Brent crude climbed to as high as $43.41 a barrel and was trading at $43.32 by 0000 GMT, up $1.02, or 2.4%. U.S. West Texas Intermediate (WTI) crude CLc1 gained 83 cents, or 2.1%, to $40.38 a barrel. Both hit their highest since March 6.
Brent has nearly doubled since the start of April, propped up by an unprecedented production cut of 9.7 million barrels per day by the Organization of the Petroleum Exporting Countries (OPEC), Russia and allies.
OPEC+ group prolonged on Saturday the deal to withdraw almost 10% of global supplies from the market by a third month to end-July.
Following the deal, world’s top exporter Saudi Arabia sharply raised its monthly crude prices for July.
Still, compliance to the agreement among OPEC members such as Iraq and Nigeria remains an issue.
“While the errant producers such as Iraq and Nigeria have vowed to reach 100% conformity and compensate for prior underperformance, we still think they will likely continue to have some commitment issues over the course of the summer,” Helima Croft, head of global commodity strategy at RBC Capital Markets, said.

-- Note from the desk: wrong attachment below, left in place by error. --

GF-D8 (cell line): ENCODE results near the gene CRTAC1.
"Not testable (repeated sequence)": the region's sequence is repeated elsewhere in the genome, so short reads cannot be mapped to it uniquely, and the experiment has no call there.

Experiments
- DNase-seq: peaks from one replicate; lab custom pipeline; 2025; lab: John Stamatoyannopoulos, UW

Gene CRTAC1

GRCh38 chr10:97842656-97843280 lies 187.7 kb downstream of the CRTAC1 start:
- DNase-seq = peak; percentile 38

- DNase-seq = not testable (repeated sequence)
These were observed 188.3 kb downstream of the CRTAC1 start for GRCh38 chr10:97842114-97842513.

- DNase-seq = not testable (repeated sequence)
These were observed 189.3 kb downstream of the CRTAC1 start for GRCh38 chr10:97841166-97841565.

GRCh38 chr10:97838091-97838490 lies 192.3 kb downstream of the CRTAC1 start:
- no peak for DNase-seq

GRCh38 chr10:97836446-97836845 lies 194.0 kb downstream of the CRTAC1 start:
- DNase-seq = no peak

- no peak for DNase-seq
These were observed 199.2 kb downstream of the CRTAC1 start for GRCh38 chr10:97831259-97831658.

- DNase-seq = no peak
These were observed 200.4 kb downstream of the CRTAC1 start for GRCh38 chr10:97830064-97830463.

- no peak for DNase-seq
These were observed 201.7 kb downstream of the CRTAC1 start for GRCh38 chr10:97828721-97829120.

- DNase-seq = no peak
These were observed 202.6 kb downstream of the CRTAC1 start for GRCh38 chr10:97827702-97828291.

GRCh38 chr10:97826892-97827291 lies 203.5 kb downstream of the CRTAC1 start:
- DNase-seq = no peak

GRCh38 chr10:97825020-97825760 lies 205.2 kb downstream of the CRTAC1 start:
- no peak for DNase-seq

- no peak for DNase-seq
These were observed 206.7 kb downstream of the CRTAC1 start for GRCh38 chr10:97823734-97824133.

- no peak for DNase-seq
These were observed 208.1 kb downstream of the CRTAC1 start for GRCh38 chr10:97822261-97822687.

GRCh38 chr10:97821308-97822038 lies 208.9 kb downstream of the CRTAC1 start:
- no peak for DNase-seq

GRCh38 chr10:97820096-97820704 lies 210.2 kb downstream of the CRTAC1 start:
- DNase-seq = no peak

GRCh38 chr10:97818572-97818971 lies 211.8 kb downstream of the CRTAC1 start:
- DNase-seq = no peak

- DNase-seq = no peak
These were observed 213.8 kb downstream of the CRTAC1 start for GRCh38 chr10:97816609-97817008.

“The potential return of Libyan output could also cause considerable challenges for the OPEC leadership.”
In southwestern Libya, two major oilfields have reopened after months of a blockade that shut off most of the country’s production.
Even as oil prices recovered, they are still well below the costs of most U.S. shale producers, leading to shutdowns, layoffs and cost cutting in the world’s largest producer.
The number of operating U.S. oil and natural gas rigs fell to a record low for a fifth week in a row in the week to June 5, according to data from Baker Hughes Co (BKR.N).
Nearly 30% of U.S. offshore oil output was also shut on Friday as tropical storm Cristobal entered the Gulf of Mexico.